'The Quest HD' Review - That Old Magic is Still Alive

Redshift's The Quest [$4.99] was originally released for Pocket PCs and Palm devices, but it found new life when the game was ported to iPhones in March of 2009. Its massive size and depth, combined with a seemingly endless parade of new content through regular expansion pack releases, made it one of the best RPGs on the platform, and for many people, the only one they ever needed. Surprisingly, the years have been generally kind to it in most regards, so it still plays as well as it ever did. Only a few respects betrayed the game's age. One of the most obvious points is that it offered no iPad-native version, forcing tablet owners to play it with a less-than-flattering zoom applied to the visuals. As detailed as the graphics in the original port are, they're clearly coming from the pre-retina days of mobile gaming, and while that's not something I mind terribly, it made the game look too old-fashioned for some...

'Into The Rift' Is an Upcoming Metroidvania Game That Looks Stunning in Action

The word 'Metroidvania' has become synonymous with disappointment and cynicism for me over the past few years. Every game with such a label either plays nothing like the side-scrolling action titles with an emphasis on exploration that I fell in love with as a child, or cannot live up to the quality of their peers in the genre. You can argue it's more down to my excessive reverence of Super Metroid and every 2D Castlevania game post-Symphony of the Night, and you're probably right, but any self proclaimed Metroidvania will be held up to my extremely high standards. That's why I'm beyond excited for the upcoming Into The Rift - with some of the best pixel art graphics I've seen in years, coupled with game mechanics that look like they've attempted to work on and improve the excellent formula of Metroidvania titles, there is a lot of promise that my expectations can be met...

Don't skip out on Bulb Boy [$2.99]. This iOS port of the 2015 grotesque-comedy-horror point-and-click adventure game is incredibly charming, when it's not trying to weird you out. It's not very difficult to beat, but it also doesn't overstay its welcome. The premise has you playing as the eponymous Bulb Boy, who finds the house he's staying at with his frail grandfather and flying bulb dog suddenly invaded by monsters, or perhaps some kind of symbiote from outer space. Bulb Boy wakes up, and there's suddenly weird arms coming out of the walls, giant headless chickens, and at least one giant poop monster. No joke. This is a game that's definitely got a flavor for the grotesque, and it's got horror elements to it as well. And the only way to solve the problems here is by collecting items, and using them on objects in the environment, experimenting to figure out what works! Just like any good point-and-click adventure. ..

If you've been playing Telltale's Minecraft: Story Mode [Free], you'll be glad to know that the seventh episode of this long-running series, Access Denied, is available for download - or will be available today at some point. As we talked about recently, this episode moves away from the murder-mystery tone of Episode 6 and goes instead into a different narrative direction. Gone is the haunted house; instead, what we have in Access Denied is a battle between Jesse's crew and PAMA, a sinister AI seeking to command everything and everyone around it in a "pursuit of optimal usefulness and efficiency."..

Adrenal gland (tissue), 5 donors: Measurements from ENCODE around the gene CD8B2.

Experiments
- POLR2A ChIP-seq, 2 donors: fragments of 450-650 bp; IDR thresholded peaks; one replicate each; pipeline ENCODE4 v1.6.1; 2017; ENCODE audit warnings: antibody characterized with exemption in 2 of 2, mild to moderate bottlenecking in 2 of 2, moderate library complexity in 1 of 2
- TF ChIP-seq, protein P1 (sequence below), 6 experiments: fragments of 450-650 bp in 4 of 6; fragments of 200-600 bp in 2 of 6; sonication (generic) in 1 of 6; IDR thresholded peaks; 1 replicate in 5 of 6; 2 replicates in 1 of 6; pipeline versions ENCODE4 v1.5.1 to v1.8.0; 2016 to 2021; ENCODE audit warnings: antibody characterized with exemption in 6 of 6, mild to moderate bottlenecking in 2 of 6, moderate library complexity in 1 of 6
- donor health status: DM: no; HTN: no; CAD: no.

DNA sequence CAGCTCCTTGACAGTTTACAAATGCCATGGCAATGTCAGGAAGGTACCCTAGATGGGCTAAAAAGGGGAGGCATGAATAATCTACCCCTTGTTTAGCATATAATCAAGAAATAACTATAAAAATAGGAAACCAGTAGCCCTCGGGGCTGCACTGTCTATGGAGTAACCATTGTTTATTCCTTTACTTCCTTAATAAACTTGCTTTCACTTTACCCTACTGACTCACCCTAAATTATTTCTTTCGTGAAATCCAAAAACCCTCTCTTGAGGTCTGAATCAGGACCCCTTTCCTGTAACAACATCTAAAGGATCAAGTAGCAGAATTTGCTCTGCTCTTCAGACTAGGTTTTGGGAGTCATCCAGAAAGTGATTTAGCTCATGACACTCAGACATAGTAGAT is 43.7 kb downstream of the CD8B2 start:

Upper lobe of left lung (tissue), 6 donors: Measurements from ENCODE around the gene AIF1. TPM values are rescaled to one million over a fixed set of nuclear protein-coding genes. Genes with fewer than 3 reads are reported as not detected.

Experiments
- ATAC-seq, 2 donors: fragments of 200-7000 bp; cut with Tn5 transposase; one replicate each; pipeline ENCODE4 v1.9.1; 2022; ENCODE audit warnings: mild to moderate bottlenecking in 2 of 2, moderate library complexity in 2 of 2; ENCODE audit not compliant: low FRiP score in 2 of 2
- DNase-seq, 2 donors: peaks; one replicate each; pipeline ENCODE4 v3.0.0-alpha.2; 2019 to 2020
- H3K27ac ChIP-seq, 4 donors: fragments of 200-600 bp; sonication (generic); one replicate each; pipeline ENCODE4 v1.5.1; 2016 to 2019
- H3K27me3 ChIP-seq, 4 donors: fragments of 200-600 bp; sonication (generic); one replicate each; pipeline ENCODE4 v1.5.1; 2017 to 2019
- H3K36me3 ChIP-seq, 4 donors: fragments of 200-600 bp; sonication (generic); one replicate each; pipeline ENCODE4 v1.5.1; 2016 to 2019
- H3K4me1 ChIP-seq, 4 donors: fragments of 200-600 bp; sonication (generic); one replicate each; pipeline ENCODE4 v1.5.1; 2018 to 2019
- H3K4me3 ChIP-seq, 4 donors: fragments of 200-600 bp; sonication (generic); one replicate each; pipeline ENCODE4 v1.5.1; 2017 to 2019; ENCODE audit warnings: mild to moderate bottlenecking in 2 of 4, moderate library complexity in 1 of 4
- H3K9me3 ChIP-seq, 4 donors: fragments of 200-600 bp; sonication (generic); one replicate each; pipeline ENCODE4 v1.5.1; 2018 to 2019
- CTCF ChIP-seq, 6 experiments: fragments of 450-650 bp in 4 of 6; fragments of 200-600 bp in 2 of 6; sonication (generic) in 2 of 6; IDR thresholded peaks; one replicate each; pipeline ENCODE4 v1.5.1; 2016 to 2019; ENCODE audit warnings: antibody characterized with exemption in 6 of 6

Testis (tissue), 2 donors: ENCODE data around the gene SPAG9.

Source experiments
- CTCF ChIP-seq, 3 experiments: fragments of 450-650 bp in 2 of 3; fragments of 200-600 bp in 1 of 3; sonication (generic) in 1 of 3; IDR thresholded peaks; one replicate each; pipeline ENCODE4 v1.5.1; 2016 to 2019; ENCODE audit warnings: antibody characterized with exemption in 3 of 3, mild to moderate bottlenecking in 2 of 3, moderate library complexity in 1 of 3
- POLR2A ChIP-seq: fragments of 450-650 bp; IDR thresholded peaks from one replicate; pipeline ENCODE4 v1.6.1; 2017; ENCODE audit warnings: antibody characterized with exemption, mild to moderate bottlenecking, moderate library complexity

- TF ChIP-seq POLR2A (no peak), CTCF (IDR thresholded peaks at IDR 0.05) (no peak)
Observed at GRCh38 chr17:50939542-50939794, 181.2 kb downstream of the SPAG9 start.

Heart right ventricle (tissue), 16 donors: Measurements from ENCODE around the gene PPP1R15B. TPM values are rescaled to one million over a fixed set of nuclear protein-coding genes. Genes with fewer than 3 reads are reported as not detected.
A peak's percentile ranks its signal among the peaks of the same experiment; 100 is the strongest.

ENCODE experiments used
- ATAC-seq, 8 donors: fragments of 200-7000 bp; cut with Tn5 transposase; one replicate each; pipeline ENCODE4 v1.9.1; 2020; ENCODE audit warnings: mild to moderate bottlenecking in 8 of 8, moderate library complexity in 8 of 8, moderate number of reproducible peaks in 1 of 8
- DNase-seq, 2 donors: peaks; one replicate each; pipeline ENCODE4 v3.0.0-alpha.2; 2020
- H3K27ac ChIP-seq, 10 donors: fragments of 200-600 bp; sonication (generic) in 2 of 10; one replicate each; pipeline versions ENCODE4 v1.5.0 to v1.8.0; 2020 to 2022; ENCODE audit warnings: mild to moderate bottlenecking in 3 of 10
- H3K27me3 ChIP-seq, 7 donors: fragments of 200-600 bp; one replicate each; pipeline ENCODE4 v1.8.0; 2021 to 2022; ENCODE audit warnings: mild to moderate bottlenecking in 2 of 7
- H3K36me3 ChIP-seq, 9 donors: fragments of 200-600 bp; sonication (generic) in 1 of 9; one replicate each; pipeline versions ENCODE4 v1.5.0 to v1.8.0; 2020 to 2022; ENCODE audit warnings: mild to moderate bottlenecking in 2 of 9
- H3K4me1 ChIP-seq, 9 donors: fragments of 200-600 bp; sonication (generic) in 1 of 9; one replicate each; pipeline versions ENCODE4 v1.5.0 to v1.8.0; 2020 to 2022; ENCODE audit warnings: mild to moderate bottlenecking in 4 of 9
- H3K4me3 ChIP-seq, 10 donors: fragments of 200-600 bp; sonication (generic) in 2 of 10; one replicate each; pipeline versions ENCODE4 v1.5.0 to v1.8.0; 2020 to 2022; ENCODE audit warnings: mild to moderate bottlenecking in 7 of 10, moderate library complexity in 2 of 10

Teeny Titans [$3.99] is perhaps my biggest surprise of 2016. If you're somehow unfamiliar with the game, it's a Pokemon-like that has you running around the world of Teen Titans GO battling and collecting little figures based off of characters from the show. It has a super clever battle system and is dripping with polish and charm. As someone who never really watched Teen Titans GO, I wasn't expecting Teeny Titans to be something that would float my boat, but holy moly was I wrong. We loved it in our review, and I became pretty obsessed with it once it came out, and even after beating the entire game I still come back to it just to battle and level up my crew because it's so darn fun. ..

In a mobile market saturated with clones and "me too" copycats trying to ride the coattails of the mega hits, it can be rare to come across a game that genuinely feels fresh and unique. That was certainly not the case though when Rule With an Iron Fish [$2.99] launched early last month. This is one of those games that blends a lot of popular concepts together, but not in a way that feels like its treading familiar territory. ..

Do you want a lesson on how far the point-and-click adventure game has come, while still seeing the appeal in the classics? Day of the Tentacle Remastered [$4.99] is a perfect example of that. This is a genre classic made by some of the masters of the medium. Tim Schafer and Ron Gilbert are two of the names behind this game that you likely recognize, straight from the LucasArts days. Fans of the original game will be glad to know that this is the exact same as the original, just with an optional enhanced interface and redone graphics that convey the spirit of the original game, adding some detail and animation, without altering the heart of them. For people coming to this for the first time, like myself – strap in for a frustrating experience, but one that's rewarding if you give it a shot and are patient...